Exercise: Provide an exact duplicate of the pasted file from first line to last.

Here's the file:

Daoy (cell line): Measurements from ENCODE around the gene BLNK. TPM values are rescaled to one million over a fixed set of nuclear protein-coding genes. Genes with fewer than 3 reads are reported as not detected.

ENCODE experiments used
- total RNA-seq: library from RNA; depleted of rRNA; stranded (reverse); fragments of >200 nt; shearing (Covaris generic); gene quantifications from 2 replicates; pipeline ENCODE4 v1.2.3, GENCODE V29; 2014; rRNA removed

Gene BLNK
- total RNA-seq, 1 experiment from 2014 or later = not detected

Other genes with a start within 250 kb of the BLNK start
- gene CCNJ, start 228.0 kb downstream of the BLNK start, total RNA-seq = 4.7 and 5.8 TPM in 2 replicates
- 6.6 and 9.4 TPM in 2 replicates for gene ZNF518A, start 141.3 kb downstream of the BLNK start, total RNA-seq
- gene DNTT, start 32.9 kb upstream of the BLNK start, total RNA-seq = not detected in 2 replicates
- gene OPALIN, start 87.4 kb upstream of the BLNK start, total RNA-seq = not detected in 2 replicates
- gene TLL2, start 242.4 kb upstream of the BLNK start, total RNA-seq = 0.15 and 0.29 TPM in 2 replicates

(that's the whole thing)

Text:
Daoy (cell line): Measurements from ENCODE around the gene BLNK. TPM values are rescaled to one million over a fixed set of nuclear protein-coding genes. Genes with fewer than 3 reads are reported as not detected.

ENCODE experiments used
- total RNA-seq: library from RNA; depleted of rRNA; stranded (reverse); fragments of >200 nt; shearing (Covaris generic); gene quantifications from 2 replicates; pipeline ENCODE4 v1.2.3, GENCODE V29; 2014; rRNA removed

Gene BLNK
- total RNA-seq, 1 experiment from 2014 or later = not detected

Other genes with a start within 250 kb of the BLNK start
- gene CCNJ, start 228.0 kb downstream of the BLNK start, total RNA-seq = 4.7 and 5.8 TPM in 2 replicates
- 6.6 and 9.4 TPM in 2 replicates for gene ZNF518A, start 141.3 kb downstream of the BLNK start, total RNA-seq
- gene DNTT, start 32.9 kb upstream of the BLNK start, total RNA-seq = not detected in 2 replicates
- gene OPALIN, start 87.4 kb upstream of the BLNK start, total RNA-seq = not detected in 2 replicates
- gene TLL2, start 242.4 kb upstream of the BLNK start, total RNA-seq = 0.15 and 0.29 TPM in 2 replicates